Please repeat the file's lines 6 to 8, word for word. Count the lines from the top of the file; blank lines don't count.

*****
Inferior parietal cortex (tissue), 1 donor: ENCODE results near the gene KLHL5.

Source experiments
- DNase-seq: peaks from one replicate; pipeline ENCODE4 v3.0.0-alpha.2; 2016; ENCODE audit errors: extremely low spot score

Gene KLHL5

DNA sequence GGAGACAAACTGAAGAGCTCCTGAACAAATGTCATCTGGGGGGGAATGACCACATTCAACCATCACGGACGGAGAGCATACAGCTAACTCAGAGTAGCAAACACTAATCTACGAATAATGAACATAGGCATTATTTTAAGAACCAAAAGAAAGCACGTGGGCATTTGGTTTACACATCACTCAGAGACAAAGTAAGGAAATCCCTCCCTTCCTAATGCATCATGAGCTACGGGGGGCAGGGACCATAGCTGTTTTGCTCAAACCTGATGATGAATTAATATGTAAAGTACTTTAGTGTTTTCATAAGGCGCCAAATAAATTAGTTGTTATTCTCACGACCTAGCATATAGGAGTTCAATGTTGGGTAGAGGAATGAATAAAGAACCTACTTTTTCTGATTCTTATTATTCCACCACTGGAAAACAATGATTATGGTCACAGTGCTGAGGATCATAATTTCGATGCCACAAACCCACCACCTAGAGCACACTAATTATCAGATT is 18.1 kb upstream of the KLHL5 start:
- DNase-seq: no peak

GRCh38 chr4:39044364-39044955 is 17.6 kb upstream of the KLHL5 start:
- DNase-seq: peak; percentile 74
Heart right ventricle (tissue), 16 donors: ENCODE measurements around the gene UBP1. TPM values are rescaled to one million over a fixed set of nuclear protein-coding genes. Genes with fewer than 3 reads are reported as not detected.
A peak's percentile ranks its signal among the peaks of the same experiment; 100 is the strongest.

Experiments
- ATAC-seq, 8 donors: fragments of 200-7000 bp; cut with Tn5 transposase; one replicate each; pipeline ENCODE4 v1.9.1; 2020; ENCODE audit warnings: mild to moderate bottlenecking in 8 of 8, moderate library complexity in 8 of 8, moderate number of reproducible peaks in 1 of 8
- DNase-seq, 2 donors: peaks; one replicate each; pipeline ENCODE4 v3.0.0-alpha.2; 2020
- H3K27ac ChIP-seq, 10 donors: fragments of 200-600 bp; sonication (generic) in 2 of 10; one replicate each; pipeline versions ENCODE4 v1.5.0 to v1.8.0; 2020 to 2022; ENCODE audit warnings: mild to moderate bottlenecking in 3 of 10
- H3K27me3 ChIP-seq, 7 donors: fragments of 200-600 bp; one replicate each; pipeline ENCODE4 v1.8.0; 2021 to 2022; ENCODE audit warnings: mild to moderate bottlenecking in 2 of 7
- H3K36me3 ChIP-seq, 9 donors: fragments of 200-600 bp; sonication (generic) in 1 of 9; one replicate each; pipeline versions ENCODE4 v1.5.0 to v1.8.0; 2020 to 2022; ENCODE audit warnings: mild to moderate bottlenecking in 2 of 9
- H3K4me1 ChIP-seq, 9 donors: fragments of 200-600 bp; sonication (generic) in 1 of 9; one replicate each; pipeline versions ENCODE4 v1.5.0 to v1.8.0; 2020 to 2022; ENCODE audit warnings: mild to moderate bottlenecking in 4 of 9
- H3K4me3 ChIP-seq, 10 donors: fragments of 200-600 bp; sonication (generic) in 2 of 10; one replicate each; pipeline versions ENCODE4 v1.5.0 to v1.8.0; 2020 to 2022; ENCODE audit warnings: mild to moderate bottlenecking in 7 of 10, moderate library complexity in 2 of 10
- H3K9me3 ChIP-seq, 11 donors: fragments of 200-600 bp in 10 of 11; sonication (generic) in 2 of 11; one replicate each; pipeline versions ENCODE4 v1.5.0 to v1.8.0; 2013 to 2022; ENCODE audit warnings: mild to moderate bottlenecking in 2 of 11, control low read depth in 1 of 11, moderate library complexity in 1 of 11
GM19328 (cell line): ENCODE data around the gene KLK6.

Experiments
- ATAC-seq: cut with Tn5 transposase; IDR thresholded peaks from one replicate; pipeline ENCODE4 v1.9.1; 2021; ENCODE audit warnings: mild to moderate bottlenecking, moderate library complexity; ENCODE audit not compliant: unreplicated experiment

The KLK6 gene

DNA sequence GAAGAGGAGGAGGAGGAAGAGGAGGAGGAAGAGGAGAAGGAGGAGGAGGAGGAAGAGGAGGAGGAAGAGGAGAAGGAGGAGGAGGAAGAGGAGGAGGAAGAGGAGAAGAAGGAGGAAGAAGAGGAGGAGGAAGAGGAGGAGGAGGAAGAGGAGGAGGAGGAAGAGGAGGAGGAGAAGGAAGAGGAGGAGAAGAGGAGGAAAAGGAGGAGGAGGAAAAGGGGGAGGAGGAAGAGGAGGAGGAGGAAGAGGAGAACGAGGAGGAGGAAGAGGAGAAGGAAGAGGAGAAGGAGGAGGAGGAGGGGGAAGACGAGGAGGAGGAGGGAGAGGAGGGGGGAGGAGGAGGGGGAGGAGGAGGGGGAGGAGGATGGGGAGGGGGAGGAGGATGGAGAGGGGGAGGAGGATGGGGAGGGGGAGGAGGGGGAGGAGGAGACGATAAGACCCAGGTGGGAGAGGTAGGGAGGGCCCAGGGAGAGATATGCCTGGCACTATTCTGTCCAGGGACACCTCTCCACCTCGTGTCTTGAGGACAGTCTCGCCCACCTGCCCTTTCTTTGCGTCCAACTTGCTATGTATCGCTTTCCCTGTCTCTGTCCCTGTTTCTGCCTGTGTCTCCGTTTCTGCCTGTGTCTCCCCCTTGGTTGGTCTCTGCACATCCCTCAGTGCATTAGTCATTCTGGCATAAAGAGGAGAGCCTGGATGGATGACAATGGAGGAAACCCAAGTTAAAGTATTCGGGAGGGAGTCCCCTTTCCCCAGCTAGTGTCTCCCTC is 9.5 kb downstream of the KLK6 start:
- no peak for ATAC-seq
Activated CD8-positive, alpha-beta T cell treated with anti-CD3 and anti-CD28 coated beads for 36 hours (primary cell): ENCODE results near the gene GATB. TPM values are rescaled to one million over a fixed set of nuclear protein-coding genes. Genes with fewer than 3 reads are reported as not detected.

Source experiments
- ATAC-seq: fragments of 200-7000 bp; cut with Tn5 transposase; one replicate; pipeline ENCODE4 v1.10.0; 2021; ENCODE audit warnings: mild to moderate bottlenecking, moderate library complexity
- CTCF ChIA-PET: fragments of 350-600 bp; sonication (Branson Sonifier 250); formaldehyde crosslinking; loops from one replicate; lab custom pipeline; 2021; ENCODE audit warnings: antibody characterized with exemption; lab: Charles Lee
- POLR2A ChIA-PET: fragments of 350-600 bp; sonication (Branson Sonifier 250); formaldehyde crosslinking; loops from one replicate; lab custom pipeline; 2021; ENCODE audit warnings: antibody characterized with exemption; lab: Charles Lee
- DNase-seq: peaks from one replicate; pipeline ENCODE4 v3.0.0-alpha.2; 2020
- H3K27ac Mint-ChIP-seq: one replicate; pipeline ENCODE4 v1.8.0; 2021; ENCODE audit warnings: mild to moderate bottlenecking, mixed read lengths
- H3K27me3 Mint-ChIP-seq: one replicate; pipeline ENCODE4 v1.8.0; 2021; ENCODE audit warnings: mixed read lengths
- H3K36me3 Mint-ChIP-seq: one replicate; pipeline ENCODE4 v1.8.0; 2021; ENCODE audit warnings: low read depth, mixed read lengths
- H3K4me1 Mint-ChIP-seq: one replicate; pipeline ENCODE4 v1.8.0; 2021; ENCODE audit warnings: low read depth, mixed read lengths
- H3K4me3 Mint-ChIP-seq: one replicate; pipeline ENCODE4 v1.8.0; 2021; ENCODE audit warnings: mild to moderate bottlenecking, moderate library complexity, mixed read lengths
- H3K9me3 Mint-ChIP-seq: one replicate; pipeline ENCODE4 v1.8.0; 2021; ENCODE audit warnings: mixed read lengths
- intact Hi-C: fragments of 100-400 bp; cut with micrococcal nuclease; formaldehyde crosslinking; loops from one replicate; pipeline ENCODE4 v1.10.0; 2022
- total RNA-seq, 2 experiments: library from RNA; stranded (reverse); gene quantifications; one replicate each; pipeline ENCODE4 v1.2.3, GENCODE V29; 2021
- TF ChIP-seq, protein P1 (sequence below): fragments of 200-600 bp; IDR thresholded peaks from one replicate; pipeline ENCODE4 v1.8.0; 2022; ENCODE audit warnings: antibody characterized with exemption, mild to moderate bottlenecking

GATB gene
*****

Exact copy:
- DNase-seq: no peak

GRCh38 chr4:39044364-39044955 is 17.6 kb upstream of the KLHL5 start:
- DNase-seq: peak; percentile 74